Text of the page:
A Conversation with Anne McCue
Puremusic: So, Anne, although our review some time back revealed us as Anne fans, the real reason we take the opportunity today to interview you is the interesting tale of the series of events that have taken place since you started playing in America. Where does that story begin?
AM: Well, it begins with--I was in a group, and we were signed to a label in New York. So he brought us out to California, and we recorded an album with David Kershenbaum, who did the Tracy Chapman albums.
AM: And it was a little overproduced for my liking. But that was okay. It got sold to Columbia. The album and our group got sold to Columbia Records in New York.
PM: And that group was called?
AM: Eden AKA. We played on the Lilith Fair, and that's where Columbia saw us play. So we were signed over to them. And then two years later, we were still waiting for the record to come out. And I was getting pretty frustrated, because I'm a songwriter, and I wasn't really contributing songs.
PM: Oh, you weren't allowed to contribute songs?
AM: Contractually, no.
PM: Contractually. Oh my lord.
AM: Contractually, I was allowed to contribute one song to the album.
PM: That's miserable.
AM: [laughs] Yeah. Well, I agreed to the terms. So after two years I felt, "Well, I gave this two years, and nothing's really happening." The record hadn't come out. Then I was offered a deal in Canada with a label called Relentless Records. So I finished my album--I'd already started it two years previously. We finished that album in L.A. It was released in Canada, but not in America. It was supposed to be released here. And that label has since folded. So I got the record back, and here I am. I'm just sort of playing gigs and selling it.
I came to Nashville to play here. And a mutual fan of mine and Lucinda Williams--well, he actually saw me by accident in L.A., and then he used to come to all my gigs--he gave her my CD. And he's been seeing Lucinda play for twenty years, like. As she says, "He used to come and see me play when no one else would."
PM: [laughs] And she did a very good Lucinda impression right there.
AM: [laughs] And so anyway, he gave her the CD. And she listened to it, and she liked it. So when I came to play in Nashville, she came and saw me play at the Basement here. And then she said, "Do you want to come and play, and open for me on the tour?"
PM: That had to knock you right on your keister, right?
AM: Yeah. [laughs] I used to play Lucinda's songs in Melbourne, Australia. Years ago, I was in a band called the Creatures From The Blues Lagoon. There were two female guitarists, and the other girl, Fiona Boise, would play Zydeco and a little more rootsy sort of blues. And I would play country blues, like Lucinda Williams. And then I'd do some Ray Charles, or my own blues songs. So there I was, years later, and here Lucinda is watching me play, and then I'm playing with her on a tour. So I'm pretty excited.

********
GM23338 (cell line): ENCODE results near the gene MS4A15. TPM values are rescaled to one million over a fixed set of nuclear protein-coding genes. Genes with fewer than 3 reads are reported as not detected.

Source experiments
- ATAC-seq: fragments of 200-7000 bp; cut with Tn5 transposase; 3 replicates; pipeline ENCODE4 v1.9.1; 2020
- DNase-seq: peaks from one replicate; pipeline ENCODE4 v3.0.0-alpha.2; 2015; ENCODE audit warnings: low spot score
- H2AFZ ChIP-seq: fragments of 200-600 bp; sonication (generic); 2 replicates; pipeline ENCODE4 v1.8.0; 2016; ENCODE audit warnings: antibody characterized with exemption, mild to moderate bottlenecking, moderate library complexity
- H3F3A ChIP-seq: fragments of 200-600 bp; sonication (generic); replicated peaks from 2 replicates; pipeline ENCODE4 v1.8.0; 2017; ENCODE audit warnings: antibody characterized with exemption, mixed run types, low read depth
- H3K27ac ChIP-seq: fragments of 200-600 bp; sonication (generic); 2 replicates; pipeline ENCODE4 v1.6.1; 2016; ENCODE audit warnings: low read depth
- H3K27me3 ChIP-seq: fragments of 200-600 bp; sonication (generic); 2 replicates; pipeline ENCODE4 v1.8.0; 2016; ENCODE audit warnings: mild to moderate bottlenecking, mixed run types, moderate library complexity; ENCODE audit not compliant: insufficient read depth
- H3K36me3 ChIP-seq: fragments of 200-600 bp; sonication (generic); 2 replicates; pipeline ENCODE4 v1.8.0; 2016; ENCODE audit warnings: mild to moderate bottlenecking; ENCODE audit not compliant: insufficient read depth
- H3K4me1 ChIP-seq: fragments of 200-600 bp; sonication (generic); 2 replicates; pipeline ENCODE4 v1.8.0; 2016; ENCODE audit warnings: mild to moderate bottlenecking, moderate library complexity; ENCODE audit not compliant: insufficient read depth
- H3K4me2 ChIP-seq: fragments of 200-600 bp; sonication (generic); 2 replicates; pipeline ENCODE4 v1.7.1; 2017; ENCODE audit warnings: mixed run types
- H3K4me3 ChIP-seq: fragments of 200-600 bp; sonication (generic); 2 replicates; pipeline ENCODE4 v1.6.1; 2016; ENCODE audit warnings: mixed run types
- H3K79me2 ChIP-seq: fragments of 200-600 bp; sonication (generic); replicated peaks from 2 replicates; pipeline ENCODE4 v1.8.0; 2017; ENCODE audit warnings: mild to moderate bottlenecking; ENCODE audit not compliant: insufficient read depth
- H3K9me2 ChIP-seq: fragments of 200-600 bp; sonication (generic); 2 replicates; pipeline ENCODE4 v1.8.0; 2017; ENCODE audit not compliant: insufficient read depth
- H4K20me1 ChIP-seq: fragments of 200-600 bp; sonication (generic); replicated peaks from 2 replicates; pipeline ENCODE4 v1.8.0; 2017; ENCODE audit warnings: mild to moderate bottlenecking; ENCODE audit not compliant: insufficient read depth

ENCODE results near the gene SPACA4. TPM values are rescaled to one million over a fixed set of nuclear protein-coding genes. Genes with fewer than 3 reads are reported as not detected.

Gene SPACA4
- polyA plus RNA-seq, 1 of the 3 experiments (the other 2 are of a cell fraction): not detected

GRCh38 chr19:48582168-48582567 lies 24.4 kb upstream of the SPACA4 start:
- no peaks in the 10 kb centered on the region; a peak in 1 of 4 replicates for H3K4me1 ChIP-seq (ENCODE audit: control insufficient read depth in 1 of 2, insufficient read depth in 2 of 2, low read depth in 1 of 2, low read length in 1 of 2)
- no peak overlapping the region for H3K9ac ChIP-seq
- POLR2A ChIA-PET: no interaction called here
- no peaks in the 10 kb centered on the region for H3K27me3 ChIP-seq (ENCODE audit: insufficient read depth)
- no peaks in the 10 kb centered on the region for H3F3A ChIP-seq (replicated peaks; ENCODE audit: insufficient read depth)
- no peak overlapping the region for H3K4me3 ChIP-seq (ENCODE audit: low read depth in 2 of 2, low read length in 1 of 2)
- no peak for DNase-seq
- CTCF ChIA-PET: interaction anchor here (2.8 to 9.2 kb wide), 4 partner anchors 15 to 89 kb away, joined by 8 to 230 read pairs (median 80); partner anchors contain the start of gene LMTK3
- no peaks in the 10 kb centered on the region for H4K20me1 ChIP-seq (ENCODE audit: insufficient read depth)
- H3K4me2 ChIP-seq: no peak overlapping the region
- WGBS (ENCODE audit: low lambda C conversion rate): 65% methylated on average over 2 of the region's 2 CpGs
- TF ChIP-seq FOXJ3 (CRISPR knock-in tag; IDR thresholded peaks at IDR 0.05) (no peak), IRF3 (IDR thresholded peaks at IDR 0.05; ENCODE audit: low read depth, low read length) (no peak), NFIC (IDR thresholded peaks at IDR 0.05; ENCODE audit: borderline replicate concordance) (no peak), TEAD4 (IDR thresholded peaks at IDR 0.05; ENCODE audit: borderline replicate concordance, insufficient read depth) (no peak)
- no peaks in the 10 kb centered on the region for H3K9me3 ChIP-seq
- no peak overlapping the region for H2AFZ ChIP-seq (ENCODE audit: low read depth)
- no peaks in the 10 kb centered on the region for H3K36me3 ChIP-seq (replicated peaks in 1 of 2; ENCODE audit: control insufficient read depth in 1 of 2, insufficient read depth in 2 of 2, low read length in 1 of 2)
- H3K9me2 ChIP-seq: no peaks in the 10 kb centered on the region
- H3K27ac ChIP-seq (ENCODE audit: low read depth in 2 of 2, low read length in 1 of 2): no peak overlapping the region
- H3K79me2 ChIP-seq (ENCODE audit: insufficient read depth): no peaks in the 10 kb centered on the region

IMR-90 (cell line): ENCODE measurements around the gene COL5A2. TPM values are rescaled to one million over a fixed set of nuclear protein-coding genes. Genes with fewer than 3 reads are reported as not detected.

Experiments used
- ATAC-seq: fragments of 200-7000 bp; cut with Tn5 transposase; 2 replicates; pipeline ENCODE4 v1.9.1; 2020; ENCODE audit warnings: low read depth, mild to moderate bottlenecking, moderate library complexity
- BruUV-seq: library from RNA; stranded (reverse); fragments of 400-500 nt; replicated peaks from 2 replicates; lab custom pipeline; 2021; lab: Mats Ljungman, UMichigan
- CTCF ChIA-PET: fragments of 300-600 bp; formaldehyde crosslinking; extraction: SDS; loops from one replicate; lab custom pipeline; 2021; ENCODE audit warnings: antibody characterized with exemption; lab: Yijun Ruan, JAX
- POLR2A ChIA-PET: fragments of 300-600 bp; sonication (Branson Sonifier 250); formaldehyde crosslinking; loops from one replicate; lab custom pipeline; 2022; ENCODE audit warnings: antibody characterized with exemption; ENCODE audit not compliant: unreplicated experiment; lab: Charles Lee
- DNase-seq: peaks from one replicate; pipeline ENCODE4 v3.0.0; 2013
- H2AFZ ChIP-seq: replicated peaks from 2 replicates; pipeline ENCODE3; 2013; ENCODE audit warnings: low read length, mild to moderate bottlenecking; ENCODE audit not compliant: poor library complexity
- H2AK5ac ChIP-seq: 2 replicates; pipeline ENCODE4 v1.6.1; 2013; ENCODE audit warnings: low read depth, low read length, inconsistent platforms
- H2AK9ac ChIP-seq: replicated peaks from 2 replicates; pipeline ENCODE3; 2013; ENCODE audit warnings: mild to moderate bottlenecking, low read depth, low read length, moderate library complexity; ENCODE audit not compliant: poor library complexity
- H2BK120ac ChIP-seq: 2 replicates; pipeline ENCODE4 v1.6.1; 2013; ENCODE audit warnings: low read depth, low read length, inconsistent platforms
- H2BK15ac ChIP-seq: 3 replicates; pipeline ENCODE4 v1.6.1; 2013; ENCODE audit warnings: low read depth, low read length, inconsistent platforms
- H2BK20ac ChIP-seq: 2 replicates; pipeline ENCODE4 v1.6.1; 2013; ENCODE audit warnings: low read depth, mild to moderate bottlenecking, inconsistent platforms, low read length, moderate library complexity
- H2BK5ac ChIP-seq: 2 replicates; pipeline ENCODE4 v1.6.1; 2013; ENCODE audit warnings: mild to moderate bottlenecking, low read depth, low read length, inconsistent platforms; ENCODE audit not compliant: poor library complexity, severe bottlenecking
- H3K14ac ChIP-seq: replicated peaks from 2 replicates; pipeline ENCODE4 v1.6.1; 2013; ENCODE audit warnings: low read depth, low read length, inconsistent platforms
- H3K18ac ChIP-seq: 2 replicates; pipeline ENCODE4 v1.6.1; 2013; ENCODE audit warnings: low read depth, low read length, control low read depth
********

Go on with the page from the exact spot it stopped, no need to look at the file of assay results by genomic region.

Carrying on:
PM: And no less than twenty-three days, is what I've heard.
PM: That's amazing. I mean, I know a couple of people that went out and opened a Lucinda show, a few shows. But twenty-three shows, that's a horse of a different color.
AM: Well, it's pretty great. And I was playing solo, so it was a little trepidatious, if that's a word, at the start.
PM: Well, I think it should be. I don't know that it is, but we're coining it.
AM: [laughs] But the audiences were so great, such great audiences, really. Her audience, they really know how to be an audience. So I felt very welcome, and it was fun, you know.
PM: And I would imagine that those are some pretty damn good venues.
AM: Beautiful theaters, like the Orpheum in Boston. The Paramount in Seattle. Mainly it was the west half of the U.S., but then we did Boston, Ohio, and Toronto.
PM: And did you get friendly with Lucinda at all? Was that possible? Sometimes the opener and the main act just don't have that much contact.
AM: Well, you know, [laughs] Lucinda really took me under her wing.
PM: She did?
AM: Yeah. I don't know, she's like a guardian angel or something [laughs], to me.
PM: Wow. So you got on really good?
AM: Yeah, I would describe it like that. No one could have been nicer to me than Lucinda was, actually. She was just really good to me.
PM: Did you get to write a song together?
PM: Not yet.
AM: Neither of us really does a lot of co-writing. But obviously, it would be fun. But when you're on tour, you don't really get to sit down and play together, you know, because it's a bit of a crazy schedule.
PM: Was Lucinda doing a full band thing when you were opening for her? Did she have Bo Ramsey with her, for instance?
AM: Yeah. I went out in December, and she had Bo Ramsey and Doug Pettibone, Taras on the bass, and Don Heffington on the drums.
PM: Oh, I love Don Heffington.
AM: Yeah. And Phil Parlappiano on piano and keyboards. And then the year after, she changed over to Bernie Larson on guitar and Jimmy Christie on the drums.
PM: You know, just the way that you reel off the names of the players, it really distinguishes you to me as a real player, far from a front person or a singer/songwriter with a band.
AM: [laughs] They are all great musicians, too, obviously. Getting to see them play every night was really good for my head, my musical brain cells.
PM: Did you ever get to sing backup in her act or--
AM: No, no I didn't. [laughs] They all sing, Doug and Phil and--
PM: Oh, yeah.
AM: You know, they've got it all organized. continue